United States District Court, E.D. Wisconsin
WILLIAM E. DUFFIN, U.S. MAGISTRATE JUDGE.
Fidel Mora-Guerra, who is representing himself, filed a
complaint under 42 U.S.C. § 1983 alleging that his
constitutional rights are being violated. He also filed a
motion for leave to proceed without prepayment of the filing
fee. This order resolves that motion and screens his
for Leave to Proceed without Prepayment of the Filing
Prison Litigation Reform Act (PLRA) gives courts discretion
to allow prisoners to proceed with their lawsuits without
prepaying the $350 filing fee as long as they comply with
certain requirements. 28 U.S.C. § 1915. One of those
requirements is that they pay an initial partial filing fee.
On December 1, 2017, the court ordered Mora- Guerra
to pay an initial partial filing fee of $40.41. Mora-Guerra
paid that fee on December 11, 2017. Accordingly, the court
will grant Mora-Guerra's motion to proceed without
prepayment of the filing fee. He must pay the remainder of
the filing fee over time in the manner explained at the end
of this order.
of the Complaint
court is required to screen complaints brought by prisoners
seeking relief against a governmental entity or officer or
employee of a governmental entity. 28 U.S.C. § 1915A(a).
The court must dismiss a complaint or portion thereof if the
prisoner has raised claims that are legally "frivolous
or malicious/' that fail to state a claim upon which
relief may be granted, or that seek monetary relief from a
defendant who is immune from such relief. 28 U.S.C. §
state a cognizable claim under the federal notice pleading
system, a plaintiff is required to provide a "short and
plain statement of the claim showing that [he] is entitled to
relief[.]" Fed.R.Civ.P. 8(a)(2). To state a claim for
relief under 42 U.S.C. § 1983, a plaintiff must allege
that: 1) he was deprived of a right secured by the
Constitution or laws of the United States; and 2) the
deprivation was visited upon him by a person or persons
acting under color of state law. Buchanan-Moore v. County
of Milwaukee, 570 F.3d 824, 827 (7th Cir. 2009) (citing
Kramer v. Village of North Fond du Lac, 384 F.3d
856, 861 (7th Cir. 2004)); see also Gomez v. Toledo,
446 U.S. 635, 640 (1980).
court is obliged to give a plaintiff's pro se
allegations, "however inartfully pleaded/' a liberal
construction. See Erickson v. Pardus, 551 U.S. 89,
94 (2007) (quoting Estelle v. Gamble, 429 U.S. 97,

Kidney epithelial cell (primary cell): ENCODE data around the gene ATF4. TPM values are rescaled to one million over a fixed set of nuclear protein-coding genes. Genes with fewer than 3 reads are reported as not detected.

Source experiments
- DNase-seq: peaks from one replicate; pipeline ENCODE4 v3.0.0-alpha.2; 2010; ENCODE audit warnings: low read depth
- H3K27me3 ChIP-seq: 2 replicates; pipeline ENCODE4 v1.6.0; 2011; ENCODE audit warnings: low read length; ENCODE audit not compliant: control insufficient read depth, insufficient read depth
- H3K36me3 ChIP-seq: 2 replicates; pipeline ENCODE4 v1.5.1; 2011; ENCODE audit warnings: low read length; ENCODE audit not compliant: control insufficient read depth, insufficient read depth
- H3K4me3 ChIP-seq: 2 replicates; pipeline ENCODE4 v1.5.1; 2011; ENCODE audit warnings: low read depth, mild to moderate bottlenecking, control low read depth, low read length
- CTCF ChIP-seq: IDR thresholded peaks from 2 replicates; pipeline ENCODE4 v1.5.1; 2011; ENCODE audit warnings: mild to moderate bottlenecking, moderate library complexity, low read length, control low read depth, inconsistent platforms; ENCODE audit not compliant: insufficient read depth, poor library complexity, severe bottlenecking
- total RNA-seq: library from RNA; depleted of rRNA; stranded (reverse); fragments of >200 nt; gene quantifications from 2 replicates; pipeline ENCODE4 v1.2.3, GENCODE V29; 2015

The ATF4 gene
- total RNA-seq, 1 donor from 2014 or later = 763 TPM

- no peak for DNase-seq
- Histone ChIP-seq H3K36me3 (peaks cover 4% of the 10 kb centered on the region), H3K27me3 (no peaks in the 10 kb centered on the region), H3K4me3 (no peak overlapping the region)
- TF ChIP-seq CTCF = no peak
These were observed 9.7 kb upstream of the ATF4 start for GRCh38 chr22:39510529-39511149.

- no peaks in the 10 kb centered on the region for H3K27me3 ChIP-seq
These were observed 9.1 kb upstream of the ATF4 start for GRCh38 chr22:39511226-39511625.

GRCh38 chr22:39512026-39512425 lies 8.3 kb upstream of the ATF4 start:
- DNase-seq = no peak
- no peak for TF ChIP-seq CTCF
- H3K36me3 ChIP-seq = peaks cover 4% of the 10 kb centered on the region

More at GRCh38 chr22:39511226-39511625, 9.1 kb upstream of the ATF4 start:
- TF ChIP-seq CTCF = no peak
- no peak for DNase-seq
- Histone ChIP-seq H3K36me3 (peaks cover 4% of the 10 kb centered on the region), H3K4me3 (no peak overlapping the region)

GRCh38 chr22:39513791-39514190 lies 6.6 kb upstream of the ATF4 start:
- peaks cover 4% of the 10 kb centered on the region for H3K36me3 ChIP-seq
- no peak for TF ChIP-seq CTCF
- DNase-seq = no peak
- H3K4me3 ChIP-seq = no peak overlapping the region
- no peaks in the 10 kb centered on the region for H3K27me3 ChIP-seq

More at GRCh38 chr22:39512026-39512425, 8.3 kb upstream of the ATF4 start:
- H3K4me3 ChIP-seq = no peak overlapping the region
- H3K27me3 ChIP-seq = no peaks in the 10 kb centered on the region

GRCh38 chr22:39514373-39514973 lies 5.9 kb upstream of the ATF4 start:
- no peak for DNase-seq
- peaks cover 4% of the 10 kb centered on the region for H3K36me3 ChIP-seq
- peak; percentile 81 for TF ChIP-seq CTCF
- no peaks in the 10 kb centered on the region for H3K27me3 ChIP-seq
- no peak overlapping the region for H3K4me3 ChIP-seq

is currently in Immigration and Customs Enforcement (ICE)
custody at the Kenosha County Detention Center (KCDC). He has
nerve damage in his left arm due to a "traumatic
brachial plexus injury."
his confinement at the KCDC, Mora-Guerra was briefly confined
at the Kenosha County Jail. He alleges that on September 9,
2017, while confined at the jail, he put in a request to see
"medical" and was taken to see the nurse.
Mora-Guerra took a paper from his doctor to show it to the
nurse. When the nurse read the letter, she told Mora-Guerra
that the letter was outdated and denied him medication. He
was unable to sleep due to the pain in his arm.
alleges that on September 22, 2017, defendant CO. John Doe
told him to pack up his things because he was being
transferred to KCDC. The next day he put in a request to see
the doctor because of the pain he was experiencing. Having
received no response, he went on a food strike. Eventually,
he went to a correctional officer and told him that he was
experiencing a lot of pain. After telling Mora-Guerra he
would have to wait for the "medical call" to take
him "there" (presumably to see the nurse), the
correctional officer called the "medical clinic"
and the nurse brought Mora- Guerra two ibuprofen. The
ibuprofen did not relieve his pain and Mora-Guerra still
could not sleep.
next day, despite speaking with Sergeant Simpson (the
supervisor of ICE inmates), Mora-Guerra still did not receive
any medication. He was going on five days without sleep. On
September 24, 2017, Mora-Guerra was again denied medication.
He may have seen defendant NP Josephs, but that is not
entirely clear from the complaint. Mora-Guerra was on the
sixth day of his food strike. He kicked the door of his cell
and told the correctional officer on duty, CO.
Munoz, that he needed medication. Munoz called Sergeant Naef
and Mora-Guerra was sent to segregation for three days. When
Munoz returned to Mora-Guerra's cell, she saw that
Mora-Guerra was on the floor of his cell seizing. A nurse
arrived and two correctional officers helped place a blanket
under Mora-Guerra's head and told him that he had to eat.
He was given a Gatorade; the nurse and Naef told Mora-Guerra
that they would help him. The help "never came."
began eating the next day, September 25, 2017, when a nurse
promised that she would get him medication. Mora-Guerra
alleges that the medication the nurse gave him was "not
strong enough to control the pain." Mora-Guerra begged